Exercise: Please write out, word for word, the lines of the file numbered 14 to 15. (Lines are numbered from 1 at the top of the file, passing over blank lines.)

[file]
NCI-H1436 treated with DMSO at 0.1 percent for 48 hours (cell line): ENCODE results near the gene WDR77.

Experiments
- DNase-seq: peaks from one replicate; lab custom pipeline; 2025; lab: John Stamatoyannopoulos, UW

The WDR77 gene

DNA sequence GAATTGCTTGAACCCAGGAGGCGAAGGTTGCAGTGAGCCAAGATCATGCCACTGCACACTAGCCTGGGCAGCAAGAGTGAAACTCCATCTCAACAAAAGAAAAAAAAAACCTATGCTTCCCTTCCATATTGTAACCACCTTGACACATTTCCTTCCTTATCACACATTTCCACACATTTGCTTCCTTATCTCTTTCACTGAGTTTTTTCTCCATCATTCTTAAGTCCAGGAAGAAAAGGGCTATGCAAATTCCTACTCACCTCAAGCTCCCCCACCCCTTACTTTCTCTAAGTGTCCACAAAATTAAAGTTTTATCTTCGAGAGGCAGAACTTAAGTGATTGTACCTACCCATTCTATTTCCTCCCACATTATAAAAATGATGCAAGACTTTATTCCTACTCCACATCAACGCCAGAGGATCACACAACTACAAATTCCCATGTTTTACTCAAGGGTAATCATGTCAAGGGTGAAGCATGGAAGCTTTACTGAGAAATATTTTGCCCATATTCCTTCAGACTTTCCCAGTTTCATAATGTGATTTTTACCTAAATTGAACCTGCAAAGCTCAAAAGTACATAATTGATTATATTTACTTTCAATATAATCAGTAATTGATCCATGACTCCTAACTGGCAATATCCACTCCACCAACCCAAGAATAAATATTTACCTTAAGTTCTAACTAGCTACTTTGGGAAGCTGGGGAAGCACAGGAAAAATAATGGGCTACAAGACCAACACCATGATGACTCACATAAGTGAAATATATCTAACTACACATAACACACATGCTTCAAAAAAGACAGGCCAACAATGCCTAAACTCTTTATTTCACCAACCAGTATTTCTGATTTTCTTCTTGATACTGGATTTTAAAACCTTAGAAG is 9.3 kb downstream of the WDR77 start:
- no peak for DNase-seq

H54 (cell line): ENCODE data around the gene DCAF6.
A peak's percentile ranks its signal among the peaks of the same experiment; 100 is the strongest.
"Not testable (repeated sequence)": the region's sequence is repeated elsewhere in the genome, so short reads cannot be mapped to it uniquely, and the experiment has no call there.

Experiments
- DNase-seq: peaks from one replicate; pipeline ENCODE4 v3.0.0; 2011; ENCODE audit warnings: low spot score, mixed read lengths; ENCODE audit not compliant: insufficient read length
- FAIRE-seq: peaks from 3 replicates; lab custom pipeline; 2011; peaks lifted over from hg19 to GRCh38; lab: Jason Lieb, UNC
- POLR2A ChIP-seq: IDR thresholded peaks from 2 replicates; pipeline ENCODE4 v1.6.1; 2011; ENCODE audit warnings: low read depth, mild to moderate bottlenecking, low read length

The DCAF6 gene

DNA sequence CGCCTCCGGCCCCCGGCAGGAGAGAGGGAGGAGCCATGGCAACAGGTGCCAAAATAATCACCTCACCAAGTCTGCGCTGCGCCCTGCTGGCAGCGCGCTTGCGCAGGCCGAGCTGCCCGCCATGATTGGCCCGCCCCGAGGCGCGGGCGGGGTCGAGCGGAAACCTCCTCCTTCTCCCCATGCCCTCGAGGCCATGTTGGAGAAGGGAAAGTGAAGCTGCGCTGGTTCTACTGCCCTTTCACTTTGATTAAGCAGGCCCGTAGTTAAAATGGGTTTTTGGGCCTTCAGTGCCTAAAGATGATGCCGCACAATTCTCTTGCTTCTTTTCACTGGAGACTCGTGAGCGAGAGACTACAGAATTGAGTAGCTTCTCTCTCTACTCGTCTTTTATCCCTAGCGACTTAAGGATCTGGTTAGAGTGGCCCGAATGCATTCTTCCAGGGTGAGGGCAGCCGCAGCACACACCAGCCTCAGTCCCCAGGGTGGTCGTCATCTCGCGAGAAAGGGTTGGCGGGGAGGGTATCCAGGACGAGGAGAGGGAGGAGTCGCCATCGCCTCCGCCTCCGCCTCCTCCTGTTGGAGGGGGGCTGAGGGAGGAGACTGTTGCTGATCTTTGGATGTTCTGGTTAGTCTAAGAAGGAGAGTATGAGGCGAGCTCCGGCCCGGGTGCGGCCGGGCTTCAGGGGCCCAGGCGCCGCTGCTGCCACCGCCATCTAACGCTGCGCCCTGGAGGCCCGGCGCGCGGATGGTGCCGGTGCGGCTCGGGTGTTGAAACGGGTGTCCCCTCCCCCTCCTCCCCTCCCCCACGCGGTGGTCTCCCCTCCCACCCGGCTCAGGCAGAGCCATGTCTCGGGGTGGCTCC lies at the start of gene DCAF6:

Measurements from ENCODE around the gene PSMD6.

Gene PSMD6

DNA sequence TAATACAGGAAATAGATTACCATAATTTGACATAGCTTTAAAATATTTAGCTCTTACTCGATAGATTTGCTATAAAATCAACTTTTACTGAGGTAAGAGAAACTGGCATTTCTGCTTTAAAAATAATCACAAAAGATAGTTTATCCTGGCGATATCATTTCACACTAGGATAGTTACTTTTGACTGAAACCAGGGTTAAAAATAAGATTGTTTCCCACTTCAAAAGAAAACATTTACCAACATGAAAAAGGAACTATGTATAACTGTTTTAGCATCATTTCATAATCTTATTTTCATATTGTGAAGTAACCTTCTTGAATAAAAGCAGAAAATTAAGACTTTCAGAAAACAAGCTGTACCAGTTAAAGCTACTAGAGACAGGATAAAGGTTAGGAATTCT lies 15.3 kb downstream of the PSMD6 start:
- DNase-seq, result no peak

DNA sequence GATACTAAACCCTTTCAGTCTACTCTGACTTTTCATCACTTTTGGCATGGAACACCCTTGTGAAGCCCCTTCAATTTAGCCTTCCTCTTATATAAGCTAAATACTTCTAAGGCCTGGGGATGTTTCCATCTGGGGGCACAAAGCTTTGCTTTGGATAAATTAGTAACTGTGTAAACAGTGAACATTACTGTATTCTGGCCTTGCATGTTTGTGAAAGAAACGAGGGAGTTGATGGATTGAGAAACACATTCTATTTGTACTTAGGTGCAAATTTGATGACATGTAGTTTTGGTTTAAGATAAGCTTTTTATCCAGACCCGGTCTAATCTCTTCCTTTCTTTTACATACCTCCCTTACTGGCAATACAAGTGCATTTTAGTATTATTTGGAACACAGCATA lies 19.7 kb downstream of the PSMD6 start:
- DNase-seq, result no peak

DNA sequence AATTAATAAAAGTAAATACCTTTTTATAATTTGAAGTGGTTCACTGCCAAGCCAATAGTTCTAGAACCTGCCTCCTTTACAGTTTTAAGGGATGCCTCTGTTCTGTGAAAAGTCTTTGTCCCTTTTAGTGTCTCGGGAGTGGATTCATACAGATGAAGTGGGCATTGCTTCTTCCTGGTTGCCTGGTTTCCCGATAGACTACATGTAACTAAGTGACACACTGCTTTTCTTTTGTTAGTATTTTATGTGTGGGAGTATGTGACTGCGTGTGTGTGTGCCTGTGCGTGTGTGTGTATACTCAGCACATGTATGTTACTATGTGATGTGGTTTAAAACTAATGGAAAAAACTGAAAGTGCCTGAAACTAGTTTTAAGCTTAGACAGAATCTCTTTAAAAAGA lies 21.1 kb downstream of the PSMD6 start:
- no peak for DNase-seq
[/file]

The DCAF6 gene

DNA sequence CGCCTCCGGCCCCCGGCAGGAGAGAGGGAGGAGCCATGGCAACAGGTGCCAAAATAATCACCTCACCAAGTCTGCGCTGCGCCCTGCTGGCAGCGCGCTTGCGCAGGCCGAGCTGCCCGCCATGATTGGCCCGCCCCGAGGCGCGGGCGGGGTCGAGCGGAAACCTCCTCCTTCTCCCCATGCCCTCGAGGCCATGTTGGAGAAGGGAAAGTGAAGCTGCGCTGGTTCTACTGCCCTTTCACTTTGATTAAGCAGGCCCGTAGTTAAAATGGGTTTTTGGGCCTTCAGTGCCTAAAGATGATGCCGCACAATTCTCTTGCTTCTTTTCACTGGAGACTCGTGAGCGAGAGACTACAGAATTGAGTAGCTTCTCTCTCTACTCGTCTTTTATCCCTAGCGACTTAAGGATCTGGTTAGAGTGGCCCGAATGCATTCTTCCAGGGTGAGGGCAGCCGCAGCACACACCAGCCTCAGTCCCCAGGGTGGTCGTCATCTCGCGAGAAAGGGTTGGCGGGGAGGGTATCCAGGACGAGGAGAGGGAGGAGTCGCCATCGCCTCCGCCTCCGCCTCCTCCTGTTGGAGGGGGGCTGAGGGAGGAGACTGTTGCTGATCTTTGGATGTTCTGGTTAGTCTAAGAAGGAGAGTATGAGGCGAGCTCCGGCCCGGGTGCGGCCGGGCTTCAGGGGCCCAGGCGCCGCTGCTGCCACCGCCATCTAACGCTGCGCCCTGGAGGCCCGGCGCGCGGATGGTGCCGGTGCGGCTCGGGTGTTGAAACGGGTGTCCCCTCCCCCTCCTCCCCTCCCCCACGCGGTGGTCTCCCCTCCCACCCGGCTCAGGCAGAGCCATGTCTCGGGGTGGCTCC lies at the start of gene DCAF6: